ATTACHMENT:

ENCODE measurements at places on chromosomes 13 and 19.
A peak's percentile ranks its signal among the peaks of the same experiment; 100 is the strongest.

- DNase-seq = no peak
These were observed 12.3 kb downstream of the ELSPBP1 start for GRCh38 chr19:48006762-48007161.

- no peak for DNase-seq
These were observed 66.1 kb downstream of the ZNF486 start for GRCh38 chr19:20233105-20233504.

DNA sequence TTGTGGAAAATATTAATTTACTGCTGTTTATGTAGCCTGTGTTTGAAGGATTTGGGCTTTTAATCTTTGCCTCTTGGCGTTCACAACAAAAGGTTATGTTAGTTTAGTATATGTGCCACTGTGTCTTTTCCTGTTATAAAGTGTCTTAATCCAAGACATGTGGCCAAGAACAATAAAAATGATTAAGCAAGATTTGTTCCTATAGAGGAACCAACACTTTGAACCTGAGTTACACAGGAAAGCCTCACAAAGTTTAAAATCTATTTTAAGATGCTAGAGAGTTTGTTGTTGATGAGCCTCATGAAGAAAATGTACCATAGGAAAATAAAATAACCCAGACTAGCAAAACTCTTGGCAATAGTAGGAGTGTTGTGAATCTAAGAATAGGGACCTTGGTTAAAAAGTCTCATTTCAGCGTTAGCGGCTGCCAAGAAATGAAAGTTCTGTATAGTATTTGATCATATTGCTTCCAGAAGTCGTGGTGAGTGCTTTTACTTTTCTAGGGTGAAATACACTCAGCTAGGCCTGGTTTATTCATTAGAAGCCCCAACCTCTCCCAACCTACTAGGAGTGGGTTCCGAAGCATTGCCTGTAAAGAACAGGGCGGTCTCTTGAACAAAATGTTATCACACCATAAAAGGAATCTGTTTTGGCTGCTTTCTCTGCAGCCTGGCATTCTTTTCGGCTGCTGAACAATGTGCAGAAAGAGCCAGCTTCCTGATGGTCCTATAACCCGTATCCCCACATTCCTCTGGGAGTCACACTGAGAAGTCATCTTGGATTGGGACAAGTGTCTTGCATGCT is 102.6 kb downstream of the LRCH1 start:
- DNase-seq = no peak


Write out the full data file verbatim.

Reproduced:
ENCODE measurements at places on chromosomes 13 and 19.
A peak's percentile ranks its signal among the peaks of the same experiment; 100 is the strongest.

- DNase-seq = no peak
These were observed 12.3 kb downstream of the ELSPBP1 start for GRCh38 chr19:48006762-48007161.

- no peak for DNase-seq
These were observed 66.1 kb downstream of the ZNF486 start for GRCh38 chr19:20233105-20233504.

DNA sequence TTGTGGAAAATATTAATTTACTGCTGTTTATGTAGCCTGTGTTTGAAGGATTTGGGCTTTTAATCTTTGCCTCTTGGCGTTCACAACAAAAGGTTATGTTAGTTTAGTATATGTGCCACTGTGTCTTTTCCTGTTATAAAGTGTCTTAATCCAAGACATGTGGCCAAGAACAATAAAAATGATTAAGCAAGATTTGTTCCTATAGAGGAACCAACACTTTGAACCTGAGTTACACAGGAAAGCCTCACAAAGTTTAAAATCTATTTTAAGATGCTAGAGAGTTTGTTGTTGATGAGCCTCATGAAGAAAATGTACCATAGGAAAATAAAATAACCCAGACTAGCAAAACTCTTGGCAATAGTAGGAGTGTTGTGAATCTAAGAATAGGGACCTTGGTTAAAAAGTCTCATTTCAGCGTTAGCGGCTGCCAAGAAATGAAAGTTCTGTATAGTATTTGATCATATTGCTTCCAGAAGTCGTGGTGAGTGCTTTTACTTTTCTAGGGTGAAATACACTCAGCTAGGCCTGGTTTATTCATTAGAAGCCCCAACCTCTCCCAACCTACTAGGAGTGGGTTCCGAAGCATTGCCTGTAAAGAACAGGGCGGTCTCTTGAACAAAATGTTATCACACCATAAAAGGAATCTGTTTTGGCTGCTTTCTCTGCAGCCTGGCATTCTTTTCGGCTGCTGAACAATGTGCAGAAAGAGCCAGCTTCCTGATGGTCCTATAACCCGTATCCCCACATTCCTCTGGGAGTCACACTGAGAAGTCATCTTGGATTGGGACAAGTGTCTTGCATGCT is 102.6 kb downstream of the LRCH1 start:
- DNase-seq = no peak